Lifeline for Munster as Dunne’s honesty costs Leinster victory

After some controversial incidents on the professional front in recent times, golf’s reputation as a game of honour and self-regulation has come under a little bit of fire.

However, those present at Lee Valley yesterday saw that truth and honesty were very much alive and well when Leinster’s Paul Dunne called an infringement on himself that cost his side victory over Munster on the second day of the Interprovincial Championship, and as a result, left the home province in with a fighting chance of retaining the title.

Dunne was one down to Munster’s Geoff Lenehan when he tapped in a three-foot putt on the 18th that appeared to have given him a halved match and almost certain overall victory for Leinster.

However, he quickly reported to referee Jim Mooney that a blade of grass in the line of his putt that he believed to have been loose was actually growing and according to rule, that cost him the hole and handed a precious point to the home side.

To rub salt into Leinster wounds, Gary O’Flaherty and Pat Murray went on to win the 18th in their respective matches against Jack Hume and Gavin Moynihan and coming on top of Kevin Phelan’s 2&1 defeat of Rory McNamara and a half point for Gary Hurley in the top game against Brian Casey, Munster snatched a 5½-5½ tie.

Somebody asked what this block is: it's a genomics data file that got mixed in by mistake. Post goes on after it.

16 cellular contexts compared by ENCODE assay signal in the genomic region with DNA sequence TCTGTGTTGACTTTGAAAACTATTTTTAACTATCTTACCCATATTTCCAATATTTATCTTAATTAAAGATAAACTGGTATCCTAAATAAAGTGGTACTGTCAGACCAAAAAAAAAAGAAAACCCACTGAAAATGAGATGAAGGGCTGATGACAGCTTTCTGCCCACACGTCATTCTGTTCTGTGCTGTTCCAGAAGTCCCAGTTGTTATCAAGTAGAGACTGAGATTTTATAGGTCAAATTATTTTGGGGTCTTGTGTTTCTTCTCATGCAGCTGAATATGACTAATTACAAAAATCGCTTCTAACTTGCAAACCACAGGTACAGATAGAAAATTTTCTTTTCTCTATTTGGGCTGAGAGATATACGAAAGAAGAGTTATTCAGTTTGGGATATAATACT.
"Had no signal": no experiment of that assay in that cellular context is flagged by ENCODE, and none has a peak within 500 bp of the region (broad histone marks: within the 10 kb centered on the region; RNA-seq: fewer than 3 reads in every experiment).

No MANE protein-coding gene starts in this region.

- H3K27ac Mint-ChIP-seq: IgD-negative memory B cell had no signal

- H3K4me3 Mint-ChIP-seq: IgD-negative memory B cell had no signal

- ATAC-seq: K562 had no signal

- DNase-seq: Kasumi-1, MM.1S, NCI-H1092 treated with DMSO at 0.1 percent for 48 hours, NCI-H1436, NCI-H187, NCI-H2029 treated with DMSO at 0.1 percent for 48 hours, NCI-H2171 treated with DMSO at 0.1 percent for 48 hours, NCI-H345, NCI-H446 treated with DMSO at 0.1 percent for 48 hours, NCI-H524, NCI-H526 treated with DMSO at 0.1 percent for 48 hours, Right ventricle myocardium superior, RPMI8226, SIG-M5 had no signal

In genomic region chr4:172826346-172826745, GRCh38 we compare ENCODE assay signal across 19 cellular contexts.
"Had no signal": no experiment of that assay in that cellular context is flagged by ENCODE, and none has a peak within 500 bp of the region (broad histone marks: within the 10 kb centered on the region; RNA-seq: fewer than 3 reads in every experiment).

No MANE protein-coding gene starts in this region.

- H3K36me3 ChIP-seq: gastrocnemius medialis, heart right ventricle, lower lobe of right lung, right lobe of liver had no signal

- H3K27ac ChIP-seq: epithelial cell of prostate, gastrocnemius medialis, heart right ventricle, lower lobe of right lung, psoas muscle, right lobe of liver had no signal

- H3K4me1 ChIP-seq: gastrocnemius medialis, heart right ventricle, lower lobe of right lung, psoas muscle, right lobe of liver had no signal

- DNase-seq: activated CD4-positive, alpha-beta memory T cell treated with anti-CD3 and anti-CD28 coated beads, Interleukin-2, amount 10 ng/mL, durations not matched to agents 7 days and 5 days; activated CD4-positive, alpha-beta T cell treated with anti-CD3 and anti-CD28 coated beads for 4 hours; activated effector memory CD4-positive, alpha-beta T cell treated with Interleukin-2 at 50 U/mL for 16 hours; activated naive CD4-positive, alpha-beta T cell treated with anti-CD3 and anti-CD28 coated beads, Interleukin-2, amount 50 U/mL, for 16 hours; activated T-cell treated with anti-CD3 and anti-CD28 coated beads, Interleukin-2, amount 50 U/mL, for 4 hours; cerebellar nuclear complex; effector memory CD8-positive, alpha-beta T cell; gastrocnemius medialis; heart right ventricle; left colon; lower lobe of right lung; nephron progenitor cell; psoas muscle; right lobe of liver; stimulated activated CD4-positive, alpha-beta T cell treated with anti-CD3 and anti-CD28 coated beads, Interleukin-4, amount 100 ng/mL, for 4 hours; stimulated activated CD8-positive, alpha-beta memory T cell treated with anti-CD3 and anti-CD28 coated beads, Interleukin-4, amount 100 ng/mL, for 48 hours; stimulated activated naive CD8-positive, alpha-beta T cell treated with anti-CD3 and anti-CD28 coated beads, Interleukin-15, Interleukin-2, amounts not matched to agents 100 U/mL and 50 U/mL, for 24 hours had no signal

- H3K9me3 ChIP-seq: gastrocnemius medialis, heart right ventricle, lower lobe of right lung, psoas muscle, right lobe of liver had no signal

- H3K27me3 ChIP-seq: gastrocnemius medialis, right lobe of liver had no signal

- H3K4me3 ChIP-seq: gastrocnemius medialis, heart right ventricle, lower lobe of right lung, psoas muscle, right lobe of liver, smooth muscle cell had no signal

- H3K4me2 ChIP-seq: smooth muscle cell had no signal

“It was one of the most sporting things I’ve ever seen on a golf course and Paul Dunne showed himself to be an absolute gentleman in reporting the matter as he did,” said Munster captain Phil Cooney.

“Nobody knew what had happened except Paul himself. As for the result of the overall match, all I can say is that the Escape from Alcatraz comes second to this and lucky and relieved as we all are, we are now in a great position going into the final day against Ulster.” In actual fact, the situation could hardly be tighter with both provinces having a win over Connacht and a share of the spoils with Leinster going into the final day of a championship that has done a lot of good for the image of amateur golf.

That applies equally to the Boys Championship that has run concurrently with the senior event and last night Munster captain Jim Long was just as happy as his senior colleague Phil Cooney.

In truth, underage golf hasn’t exactly prospered in Munster in recent times even if they did capture the Interpro title at Co. Sligo in 2011. However, the future looks extremely bright if yesterday’s decisive defeat of Leinster proves a reliable yardstick.

Having taken a 2-1 lead in the morning foursomes, the home side sparkled in the afternoon, although to add to the tension, four of the six singles went to the 18th.

The recently crowned Irish Boys champion Robin Dawson (Faithlegg) and his Leinster opponent Paul McBride shared the spoils in the top match before Mallow’s James Sugrue and Pat Tobin (Mahon) got home on the final green.

Much to the delight of his fellow members at Lee Valley, Gavin O’Mahony was a clear winner for the second time in the day while Mark MacGrath (Limerick) rounded off the Munster success, again by a one hole margin.

Munster are now hot favourites to claim the title for the second time in three years after Connacht’s surprise win yesterday over Ulster.


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